Squash, Gold and the English…

In winning the squash men’s singles gold medal at the 2014 Commonwealth Games in Glasgow, England’s Nick Matthew repeated the feat he had first achieved at the 2010 Games in Delhi. The Delhi final was Matthew’s first as it had been for his opponent, fellow Englishman James Willstrop, who was also destined to finish as silver medallist in Glasgow.

Yet Matthew’s achievement in reaching two consecutive finals was not exceptional. The previous three men’s singles finals had all featured another prominent Briton and erstwhile England representative.

Scotland’s Peter Nicol.

Born in Inverurie, Aberdeenshire, Nicol represented Scotland in the 1998 Games in Kuala Lumpur, the first in which squash made its appearance. In a tight five-game match, Nicol beat Canadian – and reigning World Open champion – Jonathon Power to the gold. By the time both players had again reached the final four years later, Nicol had switched his allegiance to England, claiming that he felt he was not receiving sufficient support from Scottish Squash, his sport’s national governing body. Unsurprisingly, many of Nicol’s compatriots resented this switch, even going so far as calling it traitorous. To the satisfaction of some, perhaps, Nicol lost 3-1 to Power in the gold medal match.

Amazingly, four years later and still representing England, Nicol reached his third consecutive men’s singles final. This time, it was in Melbourne where, once more, he met a reigning World Open Champion in the form of Australian David Palmer. In a tough four-game final, it was Nicol who outlasted the tenacious Palmer to take gold. Amongst the team-mates congratulating Nicol as he came off court in Melbourne was Nick Matthew, the newly-crowned British Open champion. Matthew was to finish outside the medals in fourth place but four years later would start his own gold collection.

Nicol himself had announced his retirement shortly after his success at the 2002 Games, a quarter-final defeat in that year’s World Open being his last competitive match.

But what of 2018 when the Games are due to be staged in and around Brisbane on the Australian Gold Coast? Well, I certainly wouldn’t bet against an Englishman reaching the men’s singles final.

After all, he might not be.

Sources

To find out more about the careers of Nick Matthew, Peter Nicol, Jonathon Power and David Palmer, see Wikipedia. Details of all Commonwealth Games squash competitors can be found at the Commonwealth Games Federation website.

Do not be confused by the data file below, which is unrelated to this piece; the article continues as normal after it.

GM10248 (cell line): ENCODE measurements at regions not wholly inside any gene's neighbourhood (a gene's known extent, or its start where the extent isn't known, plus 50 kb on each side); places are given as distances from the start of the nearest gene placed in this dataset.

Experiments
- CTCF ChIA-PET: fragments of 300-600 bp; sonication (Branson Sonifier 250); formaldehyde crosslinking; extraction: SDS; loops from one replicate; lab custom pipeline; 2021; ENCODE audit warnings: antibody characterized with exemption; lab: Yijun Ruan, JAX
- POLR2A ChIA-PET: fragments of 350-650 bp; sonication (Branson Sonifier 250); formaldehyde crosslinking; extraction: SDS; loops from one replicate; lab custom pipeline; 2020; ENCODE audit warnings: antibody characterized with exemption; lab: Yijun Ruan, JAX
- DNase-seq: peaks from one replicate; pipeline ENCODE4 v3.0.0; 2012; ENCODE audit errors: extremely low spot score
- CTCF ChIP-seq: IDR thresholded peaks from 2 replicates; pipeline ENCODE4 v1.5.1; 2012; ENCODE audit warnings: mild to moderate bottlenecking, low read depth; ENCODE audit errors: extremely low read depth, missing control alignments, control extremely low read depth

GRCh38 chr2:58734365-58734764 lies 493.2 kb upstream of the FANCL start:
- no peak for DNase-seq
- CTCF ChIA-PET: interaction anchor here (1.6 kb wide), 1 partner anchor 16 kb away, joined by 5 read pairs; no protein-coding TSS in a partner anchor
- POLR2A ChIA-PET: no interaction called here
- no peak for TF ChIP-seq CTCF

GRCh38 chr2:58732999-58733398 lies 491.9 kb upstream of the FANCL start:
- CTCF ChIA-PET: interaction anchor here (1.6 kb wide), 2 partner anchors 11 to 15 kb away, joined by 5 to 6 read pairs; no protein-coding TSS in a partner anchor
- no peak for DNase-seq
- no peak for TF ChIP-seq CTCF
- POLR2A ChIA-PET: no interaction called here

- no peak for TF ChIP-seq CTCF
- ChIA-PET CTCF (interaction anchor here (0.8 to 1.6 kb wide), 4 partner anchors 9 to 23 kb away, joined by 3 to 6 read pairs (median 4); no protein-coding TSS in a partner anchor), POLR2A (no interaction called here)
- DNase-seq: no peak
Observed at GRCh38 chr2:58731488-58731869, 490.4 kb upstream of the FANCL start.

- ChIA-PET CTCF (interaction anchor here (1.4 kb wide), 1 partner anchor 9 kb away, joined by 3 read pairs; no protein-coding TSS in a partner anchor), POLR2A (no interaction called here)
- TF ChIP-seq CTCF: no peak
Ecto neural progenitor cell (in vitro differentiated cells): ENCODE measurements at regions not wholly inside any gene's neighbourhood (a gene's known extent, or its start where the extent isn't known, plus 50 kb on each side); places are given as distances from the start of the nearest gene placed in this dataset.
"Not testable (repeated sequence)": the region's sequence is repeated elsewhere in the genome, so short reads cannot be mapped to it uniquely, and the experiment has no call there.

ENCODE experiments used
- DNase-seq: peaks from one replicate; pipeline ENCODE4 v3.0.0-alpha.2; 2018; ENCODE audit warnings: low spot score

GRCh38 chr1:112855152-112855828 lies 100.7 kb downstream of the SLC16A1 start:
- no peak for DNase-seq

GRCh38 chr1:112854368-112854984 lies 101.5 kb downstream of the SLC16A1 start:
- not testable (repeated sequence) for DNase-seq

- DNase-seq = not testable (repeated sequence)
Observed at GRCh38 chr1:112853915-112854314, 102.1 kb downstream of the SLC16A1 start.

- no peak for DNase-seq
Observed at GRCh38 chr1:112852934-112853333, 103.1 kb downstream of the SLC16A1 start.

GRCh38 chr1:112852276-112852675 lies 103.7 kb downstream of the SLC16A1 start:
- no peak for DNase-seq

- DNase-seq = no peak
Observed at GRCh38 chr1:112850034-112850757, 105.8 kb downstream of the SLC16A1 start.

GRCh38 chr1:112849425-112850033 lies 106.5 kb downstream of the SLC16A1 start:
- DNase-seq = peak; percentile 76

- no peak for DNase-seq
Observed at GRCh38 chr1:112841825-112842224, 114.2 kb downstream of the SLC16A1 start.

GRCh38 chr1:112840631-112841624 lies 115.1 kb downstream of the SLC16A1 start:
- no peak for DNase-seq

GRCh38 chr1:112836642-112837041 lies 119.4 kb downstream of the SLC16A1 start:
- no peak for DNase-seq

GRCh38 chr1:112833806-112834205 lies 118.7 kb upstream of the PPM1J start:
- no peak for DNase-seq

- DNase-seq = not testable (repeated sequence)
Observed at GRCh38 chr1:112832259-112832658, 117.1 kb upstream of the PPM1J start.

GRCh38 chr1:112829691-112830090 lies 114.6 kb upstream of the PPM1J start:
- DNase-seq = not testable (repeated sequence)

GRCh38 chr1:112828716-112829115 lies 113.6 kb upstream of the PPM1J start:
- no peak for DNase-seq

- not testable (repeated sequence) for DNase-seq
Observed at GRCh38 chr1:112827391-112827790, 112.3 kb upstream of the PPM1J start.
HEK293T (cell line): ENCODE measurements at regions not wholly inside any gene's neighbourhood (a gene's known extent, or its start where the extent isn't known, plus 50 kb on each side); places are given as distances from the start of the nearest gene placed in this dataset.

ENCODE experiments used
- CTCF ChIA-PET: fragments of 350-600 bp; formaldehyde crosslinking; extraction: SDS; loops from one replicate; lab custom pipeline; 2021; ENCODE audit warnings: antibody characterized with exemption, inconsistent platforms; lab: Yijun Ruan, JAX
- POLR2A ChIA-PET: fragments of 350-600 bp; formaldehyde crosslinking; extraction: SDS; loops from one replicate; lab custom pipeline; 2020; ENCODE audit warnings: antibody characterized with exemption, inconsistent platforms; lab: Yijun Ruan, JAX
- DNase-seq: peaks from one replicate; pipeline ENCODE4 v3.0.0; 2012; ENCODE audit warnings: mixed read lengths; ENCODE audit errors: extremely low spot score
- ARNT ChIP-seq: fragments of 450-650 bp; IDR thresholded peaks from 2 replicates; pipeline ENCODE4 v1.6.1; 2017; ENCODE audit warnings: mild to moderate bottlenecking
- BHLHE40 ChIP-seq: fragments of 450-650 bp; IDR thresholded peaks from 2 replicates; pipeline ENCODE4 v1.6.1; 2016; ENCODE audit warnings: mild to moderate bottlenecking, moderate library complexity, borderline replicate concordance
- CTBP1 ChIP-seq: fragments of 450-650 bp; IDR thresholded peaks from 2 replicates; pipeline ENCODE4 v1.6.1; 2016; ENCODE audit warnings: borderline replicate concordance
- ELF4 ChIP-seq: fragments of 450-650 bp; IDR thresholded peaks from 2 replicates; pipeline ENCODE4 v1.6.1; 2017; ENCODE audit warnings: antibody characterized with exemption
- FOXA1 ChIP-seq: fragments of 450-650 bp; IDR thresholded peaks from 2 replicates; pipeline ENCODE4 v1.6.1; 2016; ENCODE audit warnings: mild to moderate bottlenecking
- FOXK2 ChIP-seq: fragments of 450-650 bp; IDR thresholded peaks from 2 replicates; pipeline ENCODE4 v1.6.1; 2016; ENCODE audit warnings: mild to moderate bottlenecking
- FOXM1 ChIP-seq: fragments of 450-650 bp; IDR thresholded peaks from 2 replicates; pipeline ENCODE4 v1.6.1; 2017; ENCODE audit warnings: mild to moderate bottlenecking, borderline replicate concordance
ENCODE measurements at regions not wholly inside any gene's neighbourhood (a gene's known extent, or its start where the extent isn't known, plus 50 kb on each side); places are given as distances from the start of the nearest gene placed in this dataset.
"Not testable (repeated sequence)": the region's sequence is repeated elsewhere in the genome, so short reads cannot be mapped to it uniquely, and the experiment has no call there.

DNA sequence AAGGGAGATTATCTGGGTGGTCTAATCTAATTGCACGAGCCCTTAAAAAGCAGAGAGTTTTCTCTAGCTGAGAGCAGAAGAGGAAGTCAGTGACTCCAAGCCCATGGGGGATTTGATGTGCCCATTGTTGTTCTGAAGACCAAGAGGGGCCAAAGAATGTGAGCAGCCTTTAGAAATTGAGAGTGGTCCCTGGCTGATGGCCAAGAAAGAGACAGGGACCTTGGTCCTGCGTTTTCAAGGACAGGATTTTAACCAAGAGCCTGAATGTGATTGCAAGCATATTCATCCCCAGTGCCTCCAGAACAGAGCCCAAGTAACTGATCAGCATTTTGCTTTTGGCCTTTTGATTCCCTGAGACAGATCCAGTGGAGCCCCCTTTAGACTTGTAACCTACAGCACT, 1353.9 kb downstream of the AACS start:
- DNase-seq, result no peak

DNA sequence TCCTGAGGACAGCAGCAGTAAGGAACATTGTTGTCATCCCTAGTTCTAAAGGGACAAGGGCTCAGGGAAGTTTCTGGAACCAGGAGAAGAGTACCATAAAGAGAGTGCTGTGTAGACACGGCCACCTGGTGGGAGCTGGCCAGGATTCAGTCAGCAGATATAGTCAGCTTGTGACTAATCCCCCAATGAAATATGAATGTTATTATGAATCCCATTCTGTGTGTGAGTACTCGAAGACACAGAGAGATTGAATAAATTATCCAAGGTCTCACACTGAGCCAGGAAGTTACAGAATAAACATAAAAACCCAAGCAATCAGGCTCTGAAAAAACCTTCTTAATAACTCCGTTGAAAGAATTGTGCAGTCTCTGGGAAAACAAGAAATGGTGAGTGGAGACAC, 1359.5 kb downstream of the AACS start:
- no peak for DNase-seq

Red Sea Showdown

Both hailing from Egypt and having brothers on the World Squash Tour, Ramy Ashour and Mohamed El-Shorbagy have plenty in common. Both have also won the World junior squash championship twice, Ashour in 2004 and 2006 being the first to achieve the double with El-Shorbagy picking up the 2008 and 2009 titles.

Yet, even more remarkably, El-Shorbagy’s achievement has since been matched by his younger brother, Marwan, who in January become the first qualifier to reach the quarter-finals of the Tournament of Champions in New York for 10 years.

At the same tournament Mohamed El-Shorbagy reached the semi-finals losing to France’s Gregory Gaulter. But three months later, on the shores of the Red Sea, El-Shorbagy he was to gain revenge on Gaultier beating him in four games to reach the final of the El Gouna International…where, coincidentally, he was to meet his fellow two-time World Junior Squash Champion, Ramy Ashour.

Here are some of the highlights from the semi-finals and the final. Maybe you’d like to try some of the shots they play during your next match.

On the other hand…

Semi-Final #1 – Ramy Ashour beat Amr Shabana

11-9 11-5 11-5

Semi-Final #2 – Mohamed El-Shorbagy beat Gregory Gaultier

11-6 14-16 11-9 12-10

Final – Ramy Ashour beat Mohamed El Shorbagy

11-7 12-10 8-11 11-8

Acknowledgements

You can find full details of the 2014 El Gouna International at the tournament website. Thanks to PSA Squash TV for posting the highlights.

Jansher’s Last Title

In the 1990s I was living in a small village in Hertfordshire about 35 miles north of London. As far as my own participation in squash was concerned, I played at local clubs and helped to organise competitions at one of them on the Cambridgeshire border. It wasn’t, and still isn’t, a highly-populated area. Yet 40 minutes away by road was the Galleria Shopping Centre at Hatfield. And from 1996 to 1998, the top eight male squash players in the world gathered there to compete in the World Super Series event.

Jansher Khan 150x150 Janshers Last Title

Jansher Khan

In March 1996, local boy Del Harris from Essex took the title, beating Australia’s Brett Martin 10-8 7-9 9-4 6-9 9-2. It was the second noisiest squash match I’ve ever witnessed. En route to the final, Harris had knocked out World Number 1 Jansher Khan in the noisiest. It was Khan’s first defeat on the World Tour for over two years during which he had beaten Harris in the 1995 World Open final in Nicosia.

Twelve months later, Jansher and Martin contested the final, Jansher winning 9-7 9-5, 9-2. As in the previous year, point-a-rally scoring was used with a tennis-style ‘advantage’ system coming into operation should the score reach 8-all.